The Targeted Neuroplasticity Training (TNT) program supports improved, accelerated training of military personnel in multifaceted and complex tasks. The program is investigating the use of non-invasive neurotechnology in combination with training to boost the neurochemical signaling in the brain that mediates neural plasticity and facilitates long-term retention of new cognitive skills. If successful, TNT technology would apply to a wide range of defense-relevant needs, including foreign language learning, marksmanship, cryptography, target discrimination, and intelligence analysis, improving outcomes while reducing the cost and duration of the Defense Department’s extensive training regimen.
TNT focuses on a specific kind of learning—cognitive skills training. The premise is that during optimal times in the training process, precise activation of peripheral nerves through stimulation can boost the release of brain chemicals such as acetylcholine, dopamine, serotonin, and norepinephrine that promote and strengthen neuronal connections in the brain. These so-called neuromodulators play a role in regulating synaptic plasticity, the process by which connections between neurons change to improve brain function during learning. By combining peripheral neurostimulation with conventional training practices, the TNT program seeks to leverage endogenous neural circuitry to enhance learning by facilitating tuning of the neural networks responsible for cognitive functions.
DARPA is taking a layered approach to exploring this new terrain. Fundamental research focuses on gaining a clearer and more complete understanding of how nerve stimulation influences synaptic plasticity, how cognitive skill learning processes are regulated in the brain, and how to boost these processes to safely accelerate skill acquisition while avoiding potential side effects. The engineering side of the program concentrates on developing non-invasive methods to deliver peripheral nerve stimulation that enhances plasticity in brain regions responsible for cognitive functions. Human subjects research will help determine the extent to which peripheral nerve stimulation aids in key training activities. Additionally, key advances anticipated from this research will both create an anatomical and functional map of the underlying biological circuitry that mediates plasticity and optimize stimulation and training protocols to enable long-term retention of learned skills by military personnel.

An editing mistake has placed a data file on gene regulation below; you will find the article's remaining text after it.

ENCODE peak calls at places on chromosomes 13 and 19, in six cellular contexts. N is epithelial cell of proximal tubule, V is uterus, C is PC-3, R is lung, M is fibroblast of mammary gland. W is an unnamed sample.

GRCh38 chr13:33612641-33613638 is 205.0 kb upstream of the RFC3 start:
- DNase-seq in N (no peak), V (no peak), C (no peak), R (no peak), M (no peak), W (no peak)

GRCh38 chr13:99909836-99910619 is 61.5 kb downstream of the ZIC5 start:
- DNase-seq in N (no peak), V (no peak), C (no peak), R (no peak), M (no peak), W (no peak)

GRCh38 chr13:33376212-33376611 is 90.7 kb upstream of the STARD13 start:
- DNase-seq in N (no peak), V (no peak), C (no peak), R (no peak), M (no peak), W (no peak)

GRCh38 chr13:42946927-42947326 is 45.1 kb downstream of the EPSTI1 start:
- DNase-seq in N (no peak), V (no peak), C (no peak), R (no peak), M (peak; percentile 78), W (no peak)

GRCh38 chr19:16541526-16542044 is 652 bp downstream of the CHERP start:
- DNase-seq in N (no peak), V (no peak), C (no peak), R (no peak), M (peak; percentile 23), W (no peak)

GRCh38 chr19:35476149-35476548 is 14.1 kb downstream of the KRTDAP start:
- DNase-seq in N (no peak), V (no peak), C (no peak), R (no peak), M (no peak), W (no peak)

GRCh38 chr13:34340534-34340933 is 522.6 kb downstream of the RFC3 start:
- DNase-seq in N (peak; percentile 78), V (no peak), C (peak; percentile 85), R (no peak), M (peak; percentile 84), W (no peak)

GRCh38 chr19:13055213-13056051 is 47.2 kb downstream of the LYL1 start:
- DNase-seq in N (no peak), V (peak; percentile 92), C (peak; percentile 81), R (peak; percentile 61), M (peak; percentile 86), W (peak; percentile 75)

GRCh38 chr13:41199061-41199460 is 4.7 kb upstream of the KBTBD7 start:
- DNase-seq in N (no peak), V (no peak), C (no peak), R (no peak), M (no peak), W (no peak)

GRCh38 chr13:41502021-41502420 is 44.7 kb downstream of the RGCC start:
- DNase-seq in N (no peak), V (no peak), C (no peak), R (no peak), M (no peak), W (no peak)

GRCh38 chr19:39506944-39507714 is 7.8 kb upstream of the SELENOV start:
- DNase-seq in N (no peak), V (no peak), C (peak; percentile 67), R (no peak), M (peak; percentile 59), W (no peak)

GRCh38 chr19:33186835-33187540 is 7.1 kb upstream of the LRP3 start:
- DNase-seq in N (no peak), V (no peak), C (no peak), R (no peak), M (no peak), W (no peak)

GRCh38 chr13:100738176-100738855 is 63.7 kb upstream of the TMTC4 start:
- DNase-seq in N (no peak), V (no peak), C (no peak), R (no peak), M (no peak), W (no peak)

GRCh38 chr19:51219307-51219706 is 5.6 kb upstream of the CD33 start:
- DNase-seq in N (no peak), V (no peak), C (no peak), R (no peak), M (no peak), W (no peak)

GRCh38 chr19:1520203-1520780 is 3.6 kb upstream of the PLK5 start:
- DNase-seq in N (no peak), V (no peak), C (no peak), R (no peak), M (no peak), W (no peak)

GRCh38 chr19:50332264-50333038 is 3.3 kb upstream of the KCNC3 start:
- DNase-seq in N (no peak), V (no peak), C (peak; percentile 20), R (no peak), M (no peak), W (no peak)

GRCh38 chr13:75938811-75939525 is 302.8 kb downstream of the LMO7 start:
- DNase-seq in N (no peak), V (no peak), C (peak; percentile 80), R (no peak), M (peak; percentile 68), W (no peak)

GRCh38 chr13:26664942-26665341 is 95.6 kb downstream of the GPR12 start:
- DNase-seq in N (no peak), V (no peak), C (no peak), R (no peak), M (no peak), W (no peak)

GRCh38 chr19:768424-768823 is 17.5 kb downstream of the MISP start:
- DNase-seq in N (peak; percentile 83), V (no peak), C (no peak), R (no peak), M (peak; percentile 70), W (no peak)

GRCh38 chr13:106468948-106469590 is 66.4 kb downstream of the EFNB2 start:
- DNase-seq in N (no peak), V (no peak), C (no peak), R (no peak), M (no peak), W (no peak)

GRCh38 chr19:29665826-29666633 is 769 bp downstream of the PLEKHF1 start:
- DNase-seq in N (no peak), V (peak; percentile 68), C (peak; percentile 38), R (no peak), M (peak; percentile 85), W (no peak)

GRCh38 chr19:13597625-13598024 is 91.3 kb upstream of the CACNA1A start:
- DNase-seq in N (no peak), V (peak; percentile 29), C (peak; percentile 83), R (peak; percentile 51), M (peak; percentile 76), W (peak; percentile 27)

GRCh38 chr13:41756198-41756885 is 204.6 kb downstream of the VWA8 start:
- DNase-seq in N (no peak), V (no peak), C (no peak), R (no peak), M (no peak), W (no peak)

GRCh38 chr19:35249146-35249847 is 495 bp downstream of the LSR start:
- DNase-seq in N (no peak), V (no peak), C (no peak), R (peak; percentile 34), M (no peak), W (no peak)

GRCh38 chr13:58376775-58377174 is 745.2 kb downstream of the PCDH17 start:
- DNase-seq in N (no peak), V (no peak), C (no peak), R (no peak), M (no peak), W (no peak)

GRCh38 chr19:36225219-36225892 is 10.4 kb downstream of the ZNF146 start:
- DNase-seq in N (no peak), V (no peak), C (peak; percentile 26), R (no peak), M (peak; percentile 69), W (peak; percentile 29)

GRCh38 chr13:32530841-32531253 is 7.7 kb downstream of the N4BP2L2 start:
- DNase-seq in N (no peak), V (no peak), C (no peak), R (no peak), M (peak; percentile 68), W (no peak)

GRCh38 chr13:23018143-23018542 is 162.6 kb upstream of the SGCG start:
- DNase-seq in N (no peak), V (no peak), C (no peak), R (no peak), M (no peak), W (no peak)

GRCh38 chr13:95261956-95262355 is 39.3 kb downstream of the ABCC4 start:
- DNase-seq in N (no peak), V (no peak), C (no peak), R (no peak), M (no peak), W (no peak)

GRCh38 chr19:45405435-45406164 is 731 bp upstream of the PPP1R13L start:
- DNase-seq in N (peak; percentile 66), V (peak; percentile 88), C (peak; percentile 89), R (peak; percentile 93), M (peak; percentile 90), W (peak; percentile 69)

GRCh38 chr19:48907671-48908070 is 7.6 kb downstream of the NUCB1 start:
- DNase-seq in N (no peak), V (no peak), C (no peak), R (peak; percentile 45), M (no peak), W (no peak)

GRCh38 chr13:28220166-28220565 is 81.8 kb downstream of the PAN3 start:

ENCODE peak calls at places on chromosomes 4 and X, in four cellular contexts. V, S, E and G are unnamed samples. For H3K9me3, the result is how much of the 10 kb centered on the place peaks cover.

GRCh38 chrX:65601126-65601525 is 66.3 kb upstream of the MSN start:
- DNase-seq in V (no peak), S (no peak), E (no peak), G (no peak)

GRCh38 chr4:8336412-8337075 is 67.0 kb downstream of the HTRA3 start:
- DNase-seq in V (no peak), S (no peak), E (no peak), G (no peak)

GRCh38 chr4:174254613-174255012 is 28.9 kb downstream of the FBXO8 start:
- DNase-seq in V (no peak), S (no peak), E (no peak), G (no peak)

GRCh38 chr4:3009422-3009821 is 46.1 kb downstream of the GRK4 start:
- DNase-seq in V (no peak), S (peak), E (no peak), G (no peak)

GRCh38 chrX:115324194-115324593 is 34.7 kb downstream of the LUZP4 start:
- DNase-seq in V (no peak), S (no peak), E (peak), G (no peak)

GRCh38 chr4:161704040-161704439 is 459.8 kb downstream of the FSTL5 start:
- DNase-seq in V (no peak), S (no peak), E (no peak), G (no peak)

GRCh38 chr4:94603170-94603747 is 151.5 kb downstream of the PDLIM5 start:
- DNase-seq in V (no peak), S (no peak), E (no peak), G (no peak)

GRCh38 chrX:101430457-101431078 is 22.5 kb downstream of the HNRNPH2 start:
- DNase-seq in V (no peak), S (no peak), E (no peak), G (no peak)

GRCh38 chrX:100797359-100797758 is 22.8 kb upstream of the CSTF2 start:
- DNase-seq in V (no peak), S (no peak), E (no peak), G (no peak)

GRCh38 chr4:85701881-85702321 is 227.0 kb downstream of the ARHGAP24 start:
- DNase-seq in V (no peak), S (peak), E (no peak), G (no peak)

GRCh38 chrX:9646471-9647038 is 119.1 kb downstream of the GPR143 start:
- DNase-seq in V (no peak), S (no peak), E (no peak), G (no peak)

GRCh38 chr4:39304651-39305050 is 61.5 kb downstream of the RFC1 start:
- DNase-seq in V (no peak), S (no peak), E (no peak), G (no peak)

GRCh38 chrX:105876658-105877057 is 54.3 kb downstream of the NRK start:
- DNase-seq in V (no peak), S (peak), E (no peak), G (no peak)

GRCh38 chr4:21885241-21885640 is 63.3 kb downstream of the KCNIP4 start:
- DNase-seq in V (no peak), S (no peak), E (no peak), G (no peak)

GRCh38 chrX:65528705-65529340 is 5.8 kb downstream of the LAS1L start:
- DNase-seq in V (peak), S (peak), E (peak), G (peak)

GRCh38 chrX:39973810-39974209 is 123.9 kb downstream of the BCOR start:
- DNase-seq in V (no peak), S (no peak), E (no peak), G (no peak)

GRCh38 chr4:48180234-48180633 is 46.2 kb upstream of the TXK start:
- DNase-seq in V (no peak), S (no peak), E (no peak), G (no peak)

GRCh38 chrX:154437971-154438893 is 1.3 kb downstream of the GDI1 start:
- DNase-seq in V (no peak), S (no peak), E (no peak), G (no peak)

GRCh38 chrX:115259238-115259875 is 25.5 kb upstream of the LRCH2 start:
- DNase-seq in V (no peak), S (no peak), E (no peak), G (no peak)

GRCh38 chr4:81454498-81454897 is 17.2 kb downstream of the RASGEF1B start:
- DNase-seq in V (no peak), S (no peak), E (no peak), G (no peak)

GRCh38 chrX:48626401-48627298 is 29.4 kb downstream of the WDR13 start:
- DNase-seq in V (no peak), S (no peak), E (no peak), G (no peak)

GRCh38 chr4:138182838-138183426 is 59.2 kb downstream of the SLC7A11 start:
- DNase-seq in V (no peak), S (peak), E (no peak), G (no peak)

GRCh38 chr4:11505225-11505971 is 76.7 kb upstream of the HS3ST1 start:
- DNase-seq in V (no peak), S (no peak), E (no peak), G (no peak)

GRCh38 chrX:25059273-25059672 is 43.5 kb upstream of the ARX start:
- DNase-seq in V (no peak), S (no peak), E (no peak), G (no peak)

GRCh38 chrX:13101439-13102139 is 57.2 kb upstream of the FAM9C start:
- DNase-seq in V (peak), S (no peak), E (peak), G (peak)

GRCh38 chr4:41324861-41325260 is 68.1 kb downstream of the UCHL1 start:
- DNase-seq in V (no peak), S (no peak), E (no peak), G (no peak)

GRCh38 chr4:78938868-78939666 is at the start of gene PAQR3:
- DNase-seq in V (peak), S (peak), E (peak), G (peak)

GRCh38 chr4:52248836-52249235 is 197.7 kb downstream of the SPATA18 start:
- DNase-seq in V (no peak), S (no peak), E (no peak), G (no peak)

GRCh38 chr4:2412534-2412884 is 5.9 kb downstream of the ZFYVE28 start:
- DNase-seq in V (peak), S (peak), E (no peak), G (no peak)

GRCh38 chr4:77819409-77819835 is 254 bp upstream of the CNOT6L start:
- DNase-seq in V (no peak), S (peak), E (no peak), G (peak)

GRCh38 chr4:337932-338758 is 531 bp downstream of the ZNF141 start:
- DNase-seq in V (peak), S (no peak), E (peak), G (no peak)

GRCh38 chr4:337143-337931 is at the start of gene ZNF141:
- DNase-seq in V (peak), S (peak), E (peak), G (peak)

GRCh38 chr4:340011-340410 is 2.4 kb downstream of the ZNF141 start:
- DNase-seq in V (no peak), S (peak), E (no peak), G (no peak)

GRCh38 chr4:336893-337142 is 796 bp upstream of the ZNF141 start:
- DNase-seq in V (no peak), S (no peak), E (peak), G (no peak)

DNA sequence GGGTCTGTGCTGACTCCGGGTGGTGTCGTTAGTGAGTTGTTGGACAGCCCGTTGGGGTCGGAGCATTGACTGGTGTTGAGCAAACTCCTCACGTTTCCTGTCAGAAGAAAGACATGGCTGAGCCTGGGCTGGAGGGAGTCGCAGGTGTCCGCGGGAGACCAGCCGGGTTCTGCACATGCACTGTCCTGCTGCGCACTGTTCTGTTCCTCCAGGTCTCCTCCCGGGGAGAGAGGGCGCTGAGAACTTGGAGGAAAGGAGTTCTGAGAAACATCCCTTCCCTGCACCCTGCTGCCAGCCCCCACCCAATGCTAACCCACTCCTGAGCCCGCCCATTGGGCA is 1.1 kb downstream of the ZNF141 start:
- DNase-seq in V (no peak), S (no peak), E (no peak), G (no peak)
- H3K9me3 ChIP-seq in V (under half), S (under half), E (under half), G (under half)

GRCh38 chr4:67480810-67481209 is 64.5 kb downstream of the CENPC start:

TNT is informed by independent Ethical, Legal, and Social Implications (ELSI) experts to help DARPA proactively identify potential issues related to the use of neurotechnology. Communications with ELSI experts supplement the standard oversight provided by institutional review boards that govern human clinical studies and animal use.
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